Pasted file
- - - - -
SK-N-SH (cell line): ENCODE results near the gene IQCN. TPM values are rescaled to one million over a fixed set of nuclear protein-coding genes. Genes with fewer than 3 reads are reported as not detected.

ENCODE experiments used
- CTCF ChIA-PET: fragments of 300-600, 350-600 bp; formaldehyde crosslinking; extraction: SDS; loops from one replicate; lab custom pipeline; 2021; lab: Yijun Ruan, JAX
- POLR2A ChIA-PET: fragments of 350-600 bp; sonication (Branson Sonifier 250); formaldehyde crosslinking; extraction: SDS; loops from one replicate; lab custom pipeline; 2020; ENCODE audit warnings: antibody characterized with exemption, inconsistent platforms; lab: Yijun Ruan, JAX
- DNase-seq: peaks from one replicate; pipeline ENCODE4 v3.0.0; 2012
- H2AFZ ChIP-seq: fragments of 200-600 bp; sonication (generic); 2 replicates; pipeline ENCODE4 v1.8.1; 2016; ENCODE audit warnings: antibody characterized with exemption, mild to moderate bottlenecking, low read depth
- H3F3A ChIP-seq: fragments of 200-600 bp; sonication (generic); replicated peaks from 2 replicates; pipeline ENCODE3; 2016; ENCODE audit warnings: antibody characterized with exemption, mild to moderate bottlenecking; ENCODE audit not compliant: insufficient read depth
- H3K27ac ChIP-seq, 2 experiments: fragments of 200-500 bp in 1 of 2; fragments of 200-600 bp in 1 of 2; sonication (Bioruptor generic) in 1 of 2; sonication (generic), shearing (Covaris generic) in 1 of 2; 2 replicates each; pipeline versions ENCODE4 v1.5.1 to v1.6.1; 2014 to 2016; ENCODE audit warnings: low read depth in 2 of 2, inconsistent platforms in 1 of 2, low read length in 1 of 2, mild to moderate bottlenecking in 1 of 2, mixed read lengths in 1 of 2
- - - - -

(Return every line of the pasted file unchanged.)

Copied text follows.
SK-N-SH (cell line): ENCODE results near the gene IQCN. TPM values are rescaled to one million over a fixed set of nuclear protein-coding genes. Genes with fewer than 3 reads are reported as not detected.

ENCODE experiments used
- CTCF ChIA-PET: fragments of 300-600, 350-600 bp; formaldehyde crosslinking; extraction: SDS; loops from one replicate; lab custom pipeline; 2021; lab: Yijun Ruan, JAX
- POLR2A ChIA-PET: fragments of 350-600 bp; sonication (Branson Sonifier 250); formaldehyde crosslinking; extraction: SDS; loops from one replicate; lab custom pipeline; 2020; ENCODE audit warnings: antibody characterized with exemption, inconsistent platforms; lab: Yijun Ruan, JAX
- DNase-seq: peaks from one replicate; pipeline ENCODE4 v3.0.0; 2012
- H2AFZ ChIP-seq: fragments of 200-600 bp; sonication (generic); 2 replicates; pipeline ENCODE4 v1.8.1; 2016; ENCODE audit warnings: antibody characterized with exemption, mild to moderate bottlenecking, low read depth
- H3F3A ChIP-seq: fragments of 200-600 bp; sonication (generic); replicated peaks from 2 replicates; pipeline ENCODE3; 2016; ENCODE audit warnings: antibody characterized with exemption, mild to moderate bottlenecking; ENCODE audit not compliant: insufficient read depth
- H3K27ac ChIP-seq, 2 experiments: fragments of 200-500 bp in 1 of 2; fragments of 200-600 bp in 1 of 2; sonication (Bioruptor generic) in 1 of 2; sonication (generic), shearing (Covaris generic) in 1 of 2; 2 replicates each; pipeline versions ENCODE4 v1.5.1 to v1.6.1; 2014 to 2016; ENCODE audit warnings: low read depth in 2 of 2, inconsistent platforms in 1 of 2, low read length in 1 of 2, mild to moderate bottlenecking in 1 of 2, mixed read lengths in 1 of 2